Whether it’s Valentine’s Day or any day between, moments spent with another are to be cherished as unique moments, untouched by the past.
Word selection is crucial when it comes to love letters. Or, in my case, love pleas.
“No, it works,” she reassured me. “But scrap the ‘Valentine’s Day’ part. You’re never writing to that a—— again, period. Right?”
Right. I couldn’t; I was running out of language. During the four years of our relationship, I had basically reiterated the same sentiment in exactly seven letters, written on the same cream-colored notebook paper, bordered in irises: “I love you, but I can’t take this anymore.”
It had all started Feb. 14, 2001, when in an AIM conversation, I asked Tom, the boy who made fun of me in Earth and Space Science class, if he would go out with me. He said “no,” but then told me at the Valentine’s Day dance that night, to the soundtrack of K-Ci and JoJo’s “All My Life,” that he’d changed his mind.
And then I was his girlfriend.
The whole way it went about was the complete opposite of my style. I was a perfectionist. If there was a chance things wouldn’t pan out like I wanted on the first try, I didn’t even want to attempt.
But it happened, so I embraced it. He was my first boyfriend, and the rest would go according to plan. He would be my first love, my first sex partner, and we would be together forever.
That night, to follow to an evening of awkward hand placements during the pseudo-lesbian-kiss scene in Cruel Intentions, we had our first kiss in his parents’ basement.
His mom drove me home in their Nissan Xterra, and I immediately ran to Anne’s house to give her the details.
“And I wasn’t even bored after 45 minutes,” I bragged.
“Well, you better make me your maid-of-honor,” she said with a laugh. “You guys are perfect.”
On Valentine’s Day 2002, Tom stood at my front porch with a bouquet of white roses.
The night that followed consisted of some more experienced hair petting and making out. His Abercrombie and Fitch “Fierce” cologne was, to me, the most comforting smell, and he finished the night with the words I’d been waiting to hear since our first slow dance a year earlier.
“Well, it’s Valentine’s Day again, and I love you.”
And I loved him, too. I loved the way he sang the Black Eyed Peas in a high-pitched voice, the way he knew the punch lines of my corny jokes before I got to them, the way his hair curled around his ears. I loved him through and through.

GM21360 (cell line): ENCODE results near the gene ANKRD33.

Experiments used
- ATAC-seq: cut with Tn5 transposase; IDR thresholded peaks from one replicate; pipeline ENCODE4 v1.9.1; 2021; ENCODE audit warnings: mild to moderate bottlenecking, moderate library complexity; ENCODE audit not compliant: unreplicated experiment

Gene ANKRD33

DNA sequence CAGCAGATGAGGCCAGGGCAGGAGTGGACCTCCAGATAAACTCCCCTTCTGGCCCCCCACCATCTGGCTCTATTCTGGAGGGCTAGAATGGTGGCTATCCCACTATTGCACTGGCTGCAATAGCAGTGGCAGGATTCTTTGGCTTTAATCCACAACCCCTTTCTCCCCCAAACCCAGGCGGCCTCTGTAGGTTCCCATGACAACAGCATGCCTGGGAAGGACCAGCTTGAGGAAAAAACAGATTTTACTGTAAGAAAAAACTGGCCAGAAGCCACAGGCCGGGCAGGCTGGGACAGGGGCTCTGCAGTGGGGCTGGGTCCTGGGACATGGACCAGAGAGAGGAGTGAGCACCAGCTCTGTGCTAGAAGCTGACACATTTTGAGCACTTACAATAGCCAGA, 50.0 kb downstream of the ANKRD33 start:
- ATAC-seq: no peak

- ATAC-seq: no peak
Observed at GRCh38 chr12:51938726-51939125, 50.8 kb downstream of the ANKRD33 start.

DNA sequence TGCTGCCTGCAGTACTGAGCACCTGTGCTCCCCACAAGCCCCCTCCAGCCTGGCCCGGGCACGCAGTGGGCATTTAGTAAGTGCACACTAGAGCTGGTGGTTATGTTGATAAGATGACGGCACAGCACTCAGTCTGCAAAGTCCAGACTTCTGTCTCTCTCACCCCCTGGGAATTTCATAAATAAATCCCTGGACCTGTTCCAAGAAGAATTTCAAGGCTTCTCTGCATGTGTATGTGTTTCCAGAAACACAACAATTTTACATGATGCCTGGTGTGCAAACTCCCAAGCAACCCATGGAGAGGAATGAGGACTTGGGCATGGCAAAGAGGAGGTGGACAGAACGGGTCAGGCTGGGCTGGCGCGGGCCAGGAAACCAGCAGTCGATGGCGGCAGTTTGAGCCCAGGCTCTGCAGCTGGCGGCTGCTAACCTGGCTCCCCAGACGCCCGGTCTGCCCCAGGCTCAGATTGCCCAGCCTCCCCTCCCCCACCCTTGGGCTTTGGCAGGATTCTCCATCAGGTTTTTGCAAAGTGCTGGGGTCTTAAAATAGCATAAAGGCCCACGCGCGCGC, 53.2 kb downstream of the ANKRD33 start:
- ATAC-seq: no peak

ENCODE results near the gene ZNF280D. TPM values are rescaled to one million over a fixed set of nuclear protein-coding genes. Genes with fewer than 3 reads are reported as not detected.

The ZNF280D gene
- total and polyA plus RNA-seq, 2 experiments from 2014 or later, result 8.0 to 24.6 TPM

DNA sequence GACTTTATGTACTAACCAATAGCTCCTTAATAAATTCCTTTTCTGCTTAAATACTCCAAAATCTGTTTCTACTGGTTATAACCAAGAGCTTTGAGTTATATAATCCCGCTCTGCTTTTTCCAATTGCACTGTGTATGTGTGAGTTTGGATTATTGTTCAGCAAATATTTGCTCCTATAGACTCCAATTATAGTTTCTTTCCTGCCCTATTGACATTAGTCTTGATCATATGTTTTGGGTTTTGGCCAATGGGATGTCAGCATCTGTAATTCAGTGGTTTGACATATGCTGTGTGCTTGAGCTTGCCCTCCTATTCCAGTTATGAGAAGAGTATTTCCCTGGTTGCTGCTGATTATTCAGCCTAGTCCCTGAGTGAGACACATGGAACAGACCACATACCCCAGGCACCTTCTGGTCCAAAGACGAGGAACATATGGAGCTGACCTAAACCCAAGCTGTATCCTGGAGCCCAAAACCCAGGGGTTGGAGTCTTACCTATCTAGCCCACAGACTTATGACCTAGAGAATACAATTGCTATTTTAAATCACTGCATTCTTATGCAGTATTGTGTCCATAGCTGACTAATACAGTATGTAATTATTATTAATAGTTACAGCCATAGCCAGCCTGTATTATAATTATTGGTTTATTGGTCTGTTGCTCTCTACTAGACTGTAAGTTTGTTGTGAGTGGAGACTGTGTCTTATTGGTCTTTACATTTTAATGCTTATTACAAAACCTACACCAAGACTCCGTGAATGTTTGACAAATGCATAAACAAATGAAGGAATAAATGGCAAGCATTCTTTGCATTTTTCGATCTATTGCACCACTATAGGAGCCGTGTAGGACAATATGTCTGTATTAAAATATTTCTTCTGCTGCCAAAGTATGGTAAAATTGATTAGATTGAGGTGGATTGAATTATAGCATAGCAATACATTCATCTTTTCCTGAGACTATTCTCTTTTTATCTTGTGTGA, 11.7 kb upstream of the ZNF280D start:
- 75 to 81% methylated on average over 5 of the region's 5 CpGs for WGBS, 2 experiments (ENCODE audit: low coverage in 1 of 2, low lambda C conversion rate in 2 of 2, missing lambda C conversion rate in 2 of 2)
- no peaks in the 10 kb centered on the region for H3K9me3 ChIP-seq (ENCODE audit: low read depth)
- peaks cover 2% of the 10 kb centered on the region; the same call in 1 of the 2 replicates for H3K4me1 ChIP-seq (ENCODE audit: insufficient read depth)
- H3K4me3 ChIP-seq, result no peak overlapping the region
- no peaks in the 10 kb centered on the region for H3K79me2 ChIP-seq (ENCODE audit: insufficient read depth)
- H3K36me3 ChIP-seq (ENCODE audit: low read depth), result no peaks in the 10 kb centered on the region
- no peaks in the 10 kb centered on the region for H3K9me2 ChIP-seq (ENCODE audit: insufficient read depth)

But as time went on, we became the couple in high school that could never master the “on-again” part of a relationship that was almost always on the brink of “off-again.” His philosophy that he should sleep with as many people as possible before we got married was not shared, and I would use my over-dramatic love letters to beg him to change his mind.
But that last letter was never torn from my cream-colored notebook. Anne was more than right. To beg for his love again, especially on a Valentine’s Day, was only contributing to our dysfunctional relationship with Feb. 14.
Anne and I spent the holiday drinking whiskey and making prank phone calls instead.
But this isn’t a story of friendship over romance. In February 2009, a few lazy mouse clicks on Facebook led to a photo I’d never dream of seeing on my Macbook screen: Anne and Tom, legs and lips both locked.
Surprisingly, my heart did not sink to the floor of my stomach. If there was one thing I had learned during my relationship that was so full of love but so lacking faithfulness, it was that we are all alone, all the time – on Valentine’s Day and every day between until the next.
I learned that regardless of the love – romantic or otherwise – anyone shares with another person, nothing can ever mold the two of you into one entity. Blood pumped through your veins at different rates before you met, and it will continue to. You will each dream different dreams, even as you sleep tangled up in one another.
But it’s not something to feel sad about. It’s something to understand.
The time I spent with Anne was precious and unique, as was the time I spent with Tom. But it wasn’t my time – it was just time, period.
And as with them and with every person I will spend Feb. 14 with in the future, the memories made are to remain untouched and uninfluenced by any Valentine’s Days past.
Life is not an equation to be solved and then stand as figured until you die. It is a collection of moments, and the moments appreciated are the ones that will add up to a fulfilled, meaningful life.
Maria Zankey can be reached at email@example.com.